Rising bond yields shouldn’t dent the outlook for equities

Dr Shane Oliver
Head of Investment Strategy and Economics and Chief Economist
(AMP Capital)

 

The recent selloffs in bond markets might have had a lot of investors reaching for their historical datasets to try and understand the broader implications for equity markets. Past big bond market selloffs have flowed over into equities, as falling prices lead to rising yields and bonds become relatively more attractive to investors.

Bonds do typically rise in the course of an economic recovery, primarily in anticipation of interest rate rises on the back of stronger economic growth and higher inflation .

Historically this has occurred in the early stages of most recoveries, including after the recession of the early 90s, the tech bubble of the early 2000s, the global financial crisis of 2008-09 and after the 2011-13 debt crisis. In the case of the latter – known as the “taper tantrum”, bond markets reacted violently to the mere suggestion from the Federal Reserve that it might taper its quantitative easing program (which they subsequently delayed till later that year).

As it stands, the early signs of recovery are likely to be amplified in inflation numbers by the effect of last year’s deflation dropping out of annualised figures, as well as bottlenecks in supply chains and higher costs for energy and raw materials. Bond markets are already responding to the potential spike – the question is how far and how quickly the rise in yield progresses.

 

What will this mean for share markets?

In the past, rising bond yields accompanying a recovery haven’t always been a problem for equities markets, so long as improving earnings keep pace. This is quite possible if bond yields rise slowly, but a panicked bond market can drive a consequent correction in shares.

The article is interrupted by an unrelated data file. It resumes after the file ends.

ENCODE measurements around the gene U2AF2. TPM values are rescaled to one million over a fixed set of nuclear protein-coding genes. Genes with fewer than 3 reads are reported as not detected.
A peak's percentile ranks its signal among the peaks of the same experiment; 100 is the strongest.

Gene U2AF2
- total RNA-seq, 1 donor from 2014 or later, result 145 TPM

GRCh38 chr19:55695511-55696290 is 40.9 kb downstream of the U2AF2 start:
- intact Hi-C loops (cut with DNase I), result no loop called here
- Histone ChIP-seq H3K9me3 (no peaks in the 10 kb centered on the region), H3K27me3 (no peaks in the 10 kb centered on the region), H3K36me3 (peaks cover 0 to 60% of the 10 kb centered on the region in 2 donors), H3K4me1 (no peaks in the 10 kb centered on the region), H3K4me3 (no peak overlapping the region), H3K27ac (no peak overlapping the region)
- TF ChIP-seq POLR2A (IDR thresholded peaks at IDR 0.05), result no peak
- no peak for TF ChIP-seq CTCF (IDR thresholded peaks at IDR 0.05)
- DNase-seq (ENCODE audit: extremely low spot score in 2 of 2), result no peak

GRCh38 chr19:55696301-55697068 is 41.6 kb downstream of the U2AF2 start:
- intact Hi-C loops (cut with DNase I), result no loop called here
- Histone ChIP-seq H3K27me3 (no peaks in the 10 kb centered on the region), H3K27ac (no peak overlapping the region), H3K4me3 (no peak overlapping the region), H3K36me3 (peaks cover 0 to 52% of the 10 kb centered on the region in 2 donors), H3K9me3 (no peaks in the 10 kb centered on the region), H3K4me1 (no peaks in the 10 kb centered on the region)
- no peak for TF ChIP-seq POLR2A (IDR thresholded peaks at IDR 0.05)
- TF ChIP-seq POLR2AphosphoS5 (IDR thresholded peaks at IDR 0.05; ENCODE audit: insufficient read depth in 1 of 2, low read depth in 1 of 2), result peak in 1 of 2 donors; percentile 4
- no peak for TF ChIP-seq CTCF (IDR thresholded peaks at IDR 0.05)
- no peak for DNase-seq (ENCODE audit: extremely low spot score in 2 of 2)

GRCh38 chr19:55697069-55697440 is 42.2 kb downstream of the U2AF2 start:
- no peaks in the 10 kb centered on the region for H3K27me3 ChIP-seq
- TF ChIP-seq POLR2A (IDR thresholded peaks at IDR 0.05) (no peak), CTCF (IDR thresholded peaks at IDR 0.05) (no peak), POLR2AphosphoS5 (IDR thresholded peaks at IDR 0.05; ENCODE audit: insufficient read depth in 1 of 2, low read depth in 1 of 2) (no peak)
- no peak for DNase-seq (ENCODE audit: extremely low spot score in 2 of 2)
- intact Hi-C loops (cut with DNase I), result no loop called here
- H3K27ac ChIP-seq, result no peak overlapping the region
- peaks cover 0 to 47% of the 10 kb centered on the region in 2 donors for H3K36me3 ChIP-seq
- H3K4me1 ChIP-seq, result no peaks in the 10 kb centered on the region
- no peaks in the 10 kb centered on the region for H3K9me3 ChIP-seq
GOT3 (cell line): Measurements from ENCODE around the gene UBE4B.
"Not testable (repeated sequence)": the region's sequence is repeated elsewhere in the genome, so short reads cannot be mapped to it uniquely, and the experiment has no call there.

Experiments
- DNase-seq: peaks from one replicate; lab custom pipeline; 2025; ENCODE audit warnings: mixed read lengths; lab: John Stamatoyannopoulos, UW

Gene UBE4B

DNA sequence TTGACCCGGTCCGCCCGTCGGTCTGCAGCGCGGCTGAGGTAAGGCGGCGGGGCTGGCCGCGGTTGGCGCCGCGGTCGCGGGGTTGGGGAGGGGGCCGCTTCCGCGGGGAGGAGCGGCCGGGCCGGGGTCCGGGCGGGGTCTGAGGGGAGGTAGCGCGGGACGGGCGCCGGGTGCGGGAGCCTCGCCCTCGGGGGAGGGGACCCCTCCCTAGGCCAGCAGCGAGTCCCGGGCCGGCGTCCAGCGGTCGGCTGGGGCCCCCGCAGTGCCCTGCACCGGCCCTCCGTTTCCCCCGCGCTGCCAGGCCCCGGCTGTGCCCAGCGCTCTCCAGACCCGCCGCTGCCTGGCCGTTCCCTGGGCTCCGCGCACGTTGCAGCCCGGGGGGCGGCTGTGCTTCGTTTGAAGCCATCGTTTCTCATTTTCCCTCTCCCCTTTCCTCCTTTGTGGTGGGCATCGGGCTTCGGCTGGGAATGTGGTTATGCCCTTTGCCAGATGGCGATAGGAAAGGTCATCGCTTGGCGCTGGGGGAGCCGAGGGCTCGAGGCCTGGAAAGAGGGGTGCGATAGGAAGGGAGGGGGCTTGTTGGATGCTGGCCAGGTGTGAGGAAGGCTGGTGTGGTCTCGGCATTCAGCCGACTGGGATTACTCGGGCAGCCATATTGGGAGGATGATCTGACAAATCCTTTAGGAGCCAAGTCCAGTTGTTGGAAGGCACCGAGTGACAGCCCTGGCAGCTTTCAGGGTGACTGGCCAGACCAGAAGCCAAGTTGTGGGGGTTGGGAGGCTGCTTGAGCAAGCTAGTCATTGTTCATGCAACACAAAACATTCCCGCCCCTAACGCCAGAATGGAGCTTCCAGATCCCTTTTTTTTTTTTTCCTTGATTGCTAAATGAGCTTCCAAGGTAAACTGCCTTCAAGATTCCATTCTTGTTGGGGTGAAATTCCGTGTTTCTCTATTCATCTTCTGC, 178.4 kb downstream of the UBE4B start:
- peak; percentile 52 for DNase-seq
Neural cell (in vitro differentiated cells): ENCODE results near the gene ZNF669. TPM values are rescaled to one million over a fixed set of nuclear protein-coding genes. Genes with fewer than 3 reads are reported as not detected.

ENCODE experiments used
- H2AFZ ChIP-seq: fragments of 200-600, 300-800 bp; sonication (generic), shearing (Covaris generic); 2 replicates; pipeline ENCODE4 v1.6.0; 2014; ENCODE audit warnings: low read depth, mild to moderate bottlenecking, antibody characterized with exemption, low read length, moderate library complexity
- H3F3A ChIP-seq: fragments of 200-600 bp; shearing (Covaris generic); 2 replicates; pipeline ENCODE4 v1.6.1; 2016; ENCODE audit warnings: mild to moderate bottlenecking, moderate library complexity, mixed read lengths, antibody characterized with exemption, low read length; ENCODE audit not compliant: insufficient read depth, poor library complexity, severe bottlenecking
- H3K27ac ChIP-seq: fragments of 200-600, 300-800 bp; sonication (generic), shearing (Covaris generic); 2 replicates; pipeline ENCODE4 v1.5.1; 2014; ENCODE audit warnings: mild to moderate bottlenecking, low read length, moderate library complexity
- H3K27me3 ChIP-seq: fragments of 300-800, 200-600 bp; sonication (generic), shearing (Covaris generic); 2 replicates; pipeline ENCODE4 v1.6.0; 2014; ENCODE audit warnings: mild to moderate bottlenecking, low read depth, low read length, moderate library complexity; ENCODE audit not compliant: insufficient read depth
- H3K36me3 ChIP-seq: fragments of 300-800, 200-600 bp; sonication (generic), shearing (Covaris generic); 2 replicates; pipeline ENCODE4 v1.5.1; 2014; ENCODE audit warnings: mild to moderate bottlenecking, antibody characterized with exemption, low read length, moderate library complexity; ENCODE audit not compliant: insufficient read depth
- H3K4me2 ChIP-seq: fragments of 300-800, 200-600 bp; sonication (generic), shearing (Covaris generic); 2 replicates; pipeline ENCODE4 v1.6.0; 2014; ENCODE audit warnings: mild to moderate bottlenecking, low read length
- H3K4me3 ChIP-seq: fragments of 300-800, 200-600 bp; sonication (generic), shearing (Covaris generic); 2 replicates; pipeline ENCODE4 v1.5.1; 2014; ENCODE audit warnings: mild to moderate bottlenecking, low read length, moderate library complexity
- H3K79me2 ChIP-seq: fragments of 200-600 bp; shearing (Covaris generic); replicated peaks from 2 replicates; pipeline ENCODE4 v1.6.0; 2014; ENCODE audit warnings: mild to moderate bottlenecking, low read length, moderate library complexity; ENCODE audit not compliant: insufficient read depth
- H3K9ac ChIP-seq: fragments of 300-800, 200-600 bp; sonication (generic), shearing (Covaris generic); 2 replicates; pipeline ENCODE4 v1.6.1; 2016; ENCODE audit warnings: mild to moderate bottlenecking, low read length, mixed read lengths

Some equity classes will be more vulnerable than others. So-called “long-duration” shares – those that rely on long-term cash flows to justify valuations, such as tech and health care – are most exposed, as increasing discount rates undermine the value of those far-out cash flows. Yield plays – made attractive by spreads between bond yields and dividend yields on certain types of lower risk stocks, such as telcos and utilities – are also exposed but to a lesser extent. On the other hand, stocks that are likely to benefit more from a cyclical uplift to earnings will be more insulated from any flow-on effects.

In previous instances, such as 1994 and 2013, equity markets ultimately prevailed despite short-term falls in the wake of bond price crashes, although it took a while for Australian shares to retain lost ground in relation to the 1994 bond crash. Today, the broader economy is arguably less advanced in its recovery than in those examples, and central banks are far less likely (at this stage) to reach for the brake lever to rationalise overheating and inflation fears in the bond market.

Instead, most central banks appear to be looking through the short-term dynamics mentioned earlier, trying to stimulate sustained inflation – and this will require the economy to actually take most of the slack in the labour market.

 

The end of the bond boom

That said, we are probably witnessing a turning point in the 40-year downtrend in inflation and bond yields. The determination of central banks to drag developed economies out of their